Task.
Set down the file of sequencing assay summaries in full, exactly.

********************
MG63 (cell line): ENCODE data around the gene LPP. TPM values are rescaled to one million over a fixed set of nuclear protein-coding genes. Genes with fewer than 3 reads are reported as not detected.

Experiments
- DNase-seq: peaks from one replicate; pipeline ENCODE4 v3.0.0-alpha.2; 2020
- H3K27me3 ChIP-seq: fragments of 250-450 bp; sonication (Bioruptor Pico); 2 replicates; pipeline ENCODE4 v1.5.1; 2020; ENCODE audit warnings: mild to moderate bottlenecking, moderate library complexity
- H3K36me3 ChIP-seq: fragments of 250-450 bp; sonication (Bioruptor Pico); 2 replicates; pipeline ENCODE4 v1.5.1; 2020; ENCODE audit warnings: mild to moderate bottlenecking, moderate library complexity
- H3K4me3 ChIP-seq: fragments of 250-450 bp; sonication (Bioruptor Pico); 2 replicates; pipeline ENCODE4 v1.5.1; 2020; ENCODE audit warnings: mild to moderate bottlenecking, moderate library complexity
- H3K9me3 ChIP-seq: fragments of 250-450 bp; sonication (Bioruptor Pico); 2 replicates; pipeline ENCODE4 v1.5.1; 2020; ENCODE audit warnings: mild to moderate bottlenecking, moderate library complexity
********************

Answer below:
MG63 (cell line): ENCODE data around the gene LPP. TPM values are rescaled to one million over a fixed set of nuclear protein-coding genes. Genes with fewer than 3 reads are reported as not detected.

Experiments
- DNase-seq: peaks from one replicate; pipeline ENCODE4 v3.0.0-alpha.2; 2020
- H3K27me3 ChIP-seq: fragments of 250-450 bp; sonication (Bioruptor Pico); 2 replicates; pipeline ENCODE4 v1.5.1; 2020; ENCODE audit warnings: mild to moderate bottlenecking, moderate library complexity
- H3K36me3 ChIP-seq: fragments of 250-450 bp; sonication (Bioruptor Pico); 2 replicates; pipeline ENCODE4 v1.5.1; 2020; ENCODE audit warnings: mild to moderate bottlenecking, moderate library complexity
- H3K4me3 ChIP-seq: fragments of 250-450 bp; sonication (Bioruptor Pico); 2 replicates; pipeline ENCODE4 v1.5.1; 2020; ENCODE audit warnings: mild to moderate bottlenecking, moderate library complexity
- H3K9me3 ChIP-seq: fragments of 250-450 bp; sonication (Bioruptor Pico); 2 replicates; pipeline ENCODE4 v1.5.1; 2020; ENCODE audit warnings: mild to moderate bottlenecking, moderate library complexity